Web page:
Long-term deficiency of circulating and hippocampal insulin-like growth factor I induces depressive behavior in adult mice- a potential model of geriatric depression-
Envoyer une demande de publication
close

Demande de publication

Merci pour votre intérêt pour nos produits et votre demande concernant cette publication, qui vous sera envoyée si le chercheur et le journal l'autorisent. Notre équipe commerciale vous contactera rapidement.



Authors
M. Mitschelen, H. Yan, J.A. Farley, J.P. Warrington, S. Han et al.


Lab
The University of Oklahoma Health Sciences Center, Reynolds Oklahoma Center on Aging, Oklahoma City, USA.

Journal
Neuroscience

Abstract
Numerous studies support the hypothesis that deficiency of insulin-like growth factor I (IGF-1) in adults contributes to depression, but direct evidence is limited. Many psychological and pro-cognitive effects have been attributed to IGF-1, but appropriate animal models of adult-onset IGF-1 deficiency are lacking. In this study, we use a viral-mediated Cre-loxP system to knockout the Igf1 gene in either the liver, neurons of the CA1 region of the hippocampus, or both. Knockout of liver Igf1 reduced serum IGF-1 levels by 40% and hippocampal IGF-1 levels by 26%. Knockout of Igf1 in CA1 reduced hippocampal IGF-1 levels by 13%. The most severe reduction in hippocampal IGF-1 occurred in the group with knockouts in both liver and CA1 (36% reduction), and was associated with a 3.5-fold increase in immobility in the forced swim test. Reduction of either circulating or hippocampal IGF-1 levels did not alter anxiety measured in an open field and elevated plus maze, nor locomotion in the open field. Furthermore, local compensation for deficiencies in circulating IGF-1 did not occur in the hippocampus, nor were serum levels of IGF-1 upregulated in response to the moderate decline of hippocampal IGF-1 caused by the knockouts in CA1. We conclude that adult-onset IGF-1 deficiency alone is sufficient to induce a depressive phenotype in mice. Furthermore, our results suggest that individuals with low brain levels of IGF-1 are at increased risk for depression and these behavioral effects are not ameliorated by increased local IGF-1 production or transport. Our study supports the hypothesis that the natural IGF-1 decline in aging humans may contribute to geriatric depression.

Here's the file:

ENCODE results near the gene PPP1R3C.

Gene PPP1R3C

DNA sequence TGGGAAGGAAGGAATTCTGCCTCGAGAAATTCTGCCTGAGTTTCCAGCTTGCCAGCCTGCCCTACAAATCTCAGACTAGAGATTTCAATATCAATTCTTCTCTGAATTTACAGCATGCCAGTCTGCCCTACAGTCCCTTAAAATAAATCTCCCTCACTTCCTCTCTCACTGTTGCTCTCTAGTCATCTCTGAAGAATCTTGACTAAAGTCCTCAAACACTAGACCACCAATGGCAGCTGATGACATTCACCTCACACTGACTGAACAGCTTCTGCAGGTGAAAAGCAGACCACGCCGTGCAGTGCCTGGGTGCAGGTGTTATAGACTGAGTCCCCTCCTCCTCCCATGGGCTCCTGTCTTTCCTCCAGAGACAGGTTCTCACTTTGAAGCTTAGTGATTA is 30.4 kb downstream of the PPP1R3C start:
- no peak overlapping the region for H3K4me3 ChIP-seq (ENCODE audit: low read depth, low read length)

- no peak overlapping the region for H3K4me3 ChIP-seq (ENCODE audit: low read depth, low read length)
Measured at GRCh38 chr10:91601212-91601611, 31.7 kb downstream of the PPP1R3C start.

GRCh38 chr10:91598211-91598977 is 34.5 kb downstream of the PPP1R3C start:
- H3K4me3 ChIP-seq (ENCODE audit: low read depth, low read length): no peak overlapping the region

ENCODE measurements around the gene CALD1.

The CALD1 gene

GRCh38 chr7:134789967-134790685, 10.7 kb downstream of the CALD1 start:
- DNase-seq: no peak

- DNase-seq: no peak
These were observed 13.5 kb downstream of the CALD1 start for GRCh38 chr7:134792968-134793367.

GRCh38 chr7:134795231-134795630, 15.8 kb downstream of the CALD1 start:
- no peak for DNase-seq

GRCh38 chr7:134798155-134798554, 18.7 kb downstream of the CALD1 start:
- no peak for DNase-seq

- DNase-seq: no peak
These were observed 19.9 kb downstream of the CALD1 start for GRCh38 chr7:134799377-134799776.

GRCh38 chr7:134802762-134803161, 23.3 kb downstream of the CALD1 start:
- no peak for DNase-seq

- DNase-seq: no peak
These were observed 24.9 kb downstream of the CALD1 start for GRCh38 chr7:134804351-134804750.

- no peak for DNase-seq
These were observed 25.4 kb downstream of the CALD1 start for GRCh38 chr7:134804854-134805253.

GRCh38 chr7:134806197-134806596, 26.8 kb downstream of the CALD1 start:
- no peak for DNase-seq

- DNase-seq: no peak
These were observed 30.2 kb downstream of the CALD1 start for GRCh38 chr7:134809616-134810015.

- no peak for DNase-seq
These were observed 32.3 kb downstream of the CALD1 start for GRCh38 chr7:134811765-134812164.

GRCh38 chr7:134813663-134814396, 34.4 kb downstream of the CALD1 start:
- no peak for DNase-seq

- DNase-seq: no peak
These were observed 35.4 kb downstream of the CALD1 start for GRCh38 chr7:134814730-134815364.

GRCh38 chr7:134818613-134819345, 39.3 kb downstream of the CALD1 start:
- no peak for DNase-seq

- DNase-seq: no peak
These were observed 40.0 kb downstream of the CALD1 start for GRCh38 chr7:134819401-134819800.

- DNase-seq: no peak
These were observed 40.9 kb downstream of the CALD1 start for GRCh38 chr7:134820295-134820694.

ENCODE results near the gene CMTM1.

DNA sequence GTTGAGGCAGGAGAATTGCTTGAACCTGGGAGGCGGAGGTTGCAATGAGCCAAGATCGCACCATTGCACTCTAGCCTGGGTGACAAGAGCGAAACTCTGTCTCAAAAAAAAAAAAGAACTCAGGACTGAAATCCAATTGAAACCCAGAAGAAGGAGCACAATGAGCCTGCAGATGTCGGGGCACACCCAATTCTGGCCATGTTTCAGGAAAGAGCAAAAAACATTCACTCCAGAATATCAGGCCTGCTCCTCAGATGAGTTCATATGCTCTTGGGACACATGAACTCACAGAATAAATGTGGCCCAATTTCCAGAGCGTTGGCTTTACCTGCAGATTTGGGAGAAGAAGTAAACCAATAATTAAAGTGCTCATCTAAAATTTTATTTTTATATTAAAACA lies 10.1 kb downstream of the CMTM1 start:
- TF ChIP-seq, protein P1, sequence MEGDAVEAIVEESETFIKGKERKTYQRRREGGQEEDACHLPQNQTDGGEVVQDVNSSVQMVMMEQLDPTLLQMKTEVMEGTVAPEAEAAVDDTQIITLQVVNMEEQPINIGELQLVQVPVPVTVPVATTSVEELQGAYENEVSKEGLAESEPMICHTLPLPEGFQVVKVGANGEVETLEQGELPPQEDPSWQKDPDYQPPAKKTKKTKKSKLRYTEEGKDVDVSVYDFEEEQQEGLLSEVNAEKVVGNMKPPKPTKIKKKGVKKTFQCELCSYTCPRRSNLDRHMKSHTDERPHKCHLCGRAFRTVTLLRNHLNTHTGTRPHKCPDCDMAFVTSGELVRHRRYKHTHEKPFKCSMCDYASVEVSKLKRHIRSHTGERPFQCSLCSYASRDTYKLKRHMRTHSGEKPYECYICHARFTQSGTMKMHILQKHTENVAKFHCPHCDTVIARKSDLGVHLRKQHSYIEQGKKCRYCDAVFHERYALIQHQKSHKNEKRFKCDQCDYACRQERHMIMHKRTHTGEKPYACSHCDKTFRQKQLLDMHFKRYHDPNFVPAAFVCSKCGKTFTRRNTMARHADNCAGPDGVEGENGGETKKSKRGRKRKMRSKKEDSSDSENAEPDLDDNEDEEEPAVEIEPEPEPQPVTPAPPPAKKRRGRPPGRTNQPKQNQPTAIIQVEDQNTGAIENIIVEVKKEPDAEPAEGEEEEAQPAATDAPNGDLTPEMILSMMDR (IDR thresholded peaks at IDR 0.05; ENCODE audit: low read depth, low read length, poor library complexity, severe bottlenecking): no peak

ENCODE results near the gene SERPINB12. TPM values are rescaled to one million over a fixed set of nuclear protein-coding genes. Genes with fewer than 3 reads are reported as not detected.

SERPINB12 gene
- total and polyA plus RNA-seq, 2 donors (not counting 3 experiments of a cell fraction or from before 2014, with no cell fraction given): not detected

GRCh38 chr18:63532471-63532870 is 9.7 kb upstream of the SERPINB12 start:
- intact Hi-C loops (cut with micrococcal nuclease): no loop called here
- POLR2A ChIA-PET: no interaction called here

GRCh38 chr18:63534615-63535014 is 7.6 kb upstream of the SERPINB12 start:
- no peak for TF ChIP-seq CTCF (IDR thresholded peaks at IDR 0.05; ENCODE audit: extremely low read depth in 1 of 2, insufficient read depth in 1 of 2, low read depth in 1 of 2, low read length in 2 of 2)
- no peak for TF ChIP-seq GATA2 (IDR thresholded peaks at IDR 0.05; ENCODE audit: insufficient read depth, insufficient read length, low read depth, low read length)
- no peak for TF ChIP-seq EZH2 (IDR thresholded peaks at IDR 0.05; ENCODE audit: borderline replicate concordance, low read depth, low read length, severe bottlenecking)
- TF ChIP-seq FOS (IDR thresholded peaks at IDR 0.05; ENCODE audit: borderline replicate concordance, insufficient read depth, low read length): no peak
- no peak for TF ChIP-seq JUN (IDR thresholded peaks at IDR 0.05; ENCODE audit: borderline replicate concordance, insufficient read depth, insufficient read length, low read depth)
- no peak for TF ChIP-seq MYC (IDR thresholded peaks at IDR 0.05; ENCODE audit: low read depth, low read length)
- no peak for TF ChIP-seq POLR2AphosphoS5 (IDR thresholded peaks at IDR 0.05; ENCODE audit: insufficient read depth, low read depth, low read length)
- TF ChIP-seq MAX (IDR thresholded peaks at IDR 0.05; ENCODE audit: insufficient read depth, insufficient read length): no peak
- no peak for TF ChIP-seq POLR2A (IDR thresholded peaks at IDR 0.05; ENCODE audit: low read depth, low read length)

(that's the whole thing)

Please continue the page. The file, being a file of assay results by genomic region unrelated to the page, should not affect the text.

BIOSEB Instruments Used:
Elevated Plus Maze : EPM3C - 3 clicks only ! (BIO-EPM3C)

Partager ce contenu